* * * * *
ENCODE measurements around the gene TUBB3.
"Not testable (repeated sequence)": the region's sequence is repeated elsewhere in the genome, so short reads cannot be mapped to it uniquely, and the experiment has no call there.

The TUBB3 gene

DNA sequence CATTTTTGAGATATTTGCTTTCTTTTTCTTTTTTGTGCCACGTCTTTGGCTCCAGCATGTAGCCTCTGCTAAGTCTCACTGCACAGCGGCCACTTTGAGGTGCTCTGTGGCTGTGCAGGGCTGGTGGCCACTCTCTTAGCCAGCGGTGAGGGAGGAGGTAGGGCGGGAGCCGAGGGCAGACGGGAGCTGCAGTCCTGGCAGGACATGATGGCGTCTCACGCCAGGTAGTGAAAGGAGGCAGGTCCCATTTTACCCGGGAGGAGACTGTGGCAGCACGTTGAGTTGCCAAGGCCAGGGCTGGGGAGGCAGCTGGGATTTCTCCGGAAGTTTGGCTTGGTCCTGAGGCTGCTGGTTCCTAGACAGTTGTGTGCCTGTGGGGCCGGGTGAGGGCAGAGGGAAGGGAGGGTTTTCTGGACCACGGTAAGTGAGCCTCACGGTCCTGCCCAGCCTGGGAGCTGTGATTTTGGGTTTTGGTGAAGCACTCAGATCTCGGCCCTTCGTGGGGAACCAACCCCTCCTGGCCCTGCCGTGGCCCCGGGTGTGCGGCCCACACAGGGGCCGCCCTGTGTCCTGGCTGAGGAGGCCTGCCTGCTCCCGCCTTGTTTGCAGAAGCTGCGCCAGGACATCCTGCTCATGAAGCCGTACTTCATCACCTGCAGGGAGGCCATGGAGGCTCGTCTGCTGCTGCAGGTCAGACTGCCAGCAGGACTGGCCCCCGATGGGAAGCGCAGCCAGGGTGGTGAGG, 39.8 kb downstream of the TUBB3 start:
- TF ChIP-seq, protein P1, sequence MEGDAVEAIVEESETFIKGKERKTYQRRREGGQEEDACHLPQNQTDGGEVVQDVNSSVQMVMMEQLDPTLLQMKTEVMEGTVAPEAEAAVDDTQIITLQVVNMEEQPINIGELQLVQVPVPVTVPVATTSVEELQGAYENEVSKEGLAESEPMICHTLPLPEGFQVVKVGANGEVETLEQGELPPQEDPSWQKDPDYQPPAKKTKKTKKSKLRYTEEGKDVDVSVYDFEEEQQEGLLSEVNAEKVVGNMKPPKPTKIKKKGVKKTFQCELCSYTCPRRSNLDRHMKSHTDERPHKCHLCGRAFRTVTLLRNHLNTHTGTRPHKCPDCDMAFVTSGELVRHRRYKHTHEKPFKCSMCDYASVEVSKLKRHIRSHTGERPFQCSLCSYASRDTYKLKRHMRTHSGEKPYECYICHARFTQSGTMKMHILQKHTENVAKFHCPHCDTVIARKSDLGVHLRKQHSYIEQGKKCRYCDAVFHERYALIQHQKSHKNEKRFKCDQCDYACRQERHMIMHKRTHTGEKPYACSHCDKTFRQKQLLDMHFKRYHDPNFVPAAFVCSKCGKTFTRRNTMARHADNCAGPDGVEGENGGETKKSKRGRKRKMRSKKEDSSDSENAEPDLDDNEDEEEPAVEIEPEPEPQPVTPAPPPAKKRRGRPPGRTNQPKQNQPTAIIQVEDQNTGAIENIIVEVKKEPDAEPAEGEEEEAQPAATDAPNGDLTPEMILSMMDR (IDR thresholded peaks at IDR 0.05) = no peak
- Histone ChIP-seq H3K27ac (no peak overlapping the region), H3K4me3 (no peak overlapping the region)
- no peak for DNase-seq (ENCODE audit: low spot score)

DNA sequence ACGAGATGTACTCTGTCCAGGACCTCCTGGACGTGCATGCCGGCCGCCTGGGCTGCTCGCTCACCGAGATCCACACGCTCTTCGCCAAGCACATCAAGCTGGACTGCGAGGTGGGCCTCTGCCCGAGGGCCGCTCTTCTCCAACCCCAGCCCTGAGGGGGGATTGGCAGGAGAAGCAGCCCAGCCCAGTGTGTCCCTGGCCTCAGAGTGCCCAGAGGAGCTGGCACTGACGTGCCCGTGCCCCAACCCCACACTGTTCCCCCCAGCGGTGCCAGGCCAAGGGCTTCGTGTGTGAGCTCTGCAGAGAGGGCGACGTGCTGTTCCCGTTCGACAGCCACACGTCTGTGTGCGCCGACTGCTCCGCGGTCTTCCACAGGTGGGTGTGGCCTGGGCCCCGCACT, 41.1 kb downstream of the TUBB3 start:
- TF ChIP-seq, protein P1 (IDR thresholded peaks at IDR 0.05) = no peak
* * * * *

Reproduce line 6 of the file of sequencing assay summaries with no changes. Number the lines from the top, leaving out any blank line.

- Histone ChIP-seq H3K27ac (no peak overlapping the region), H3K4me3 (no peak overlapping the region)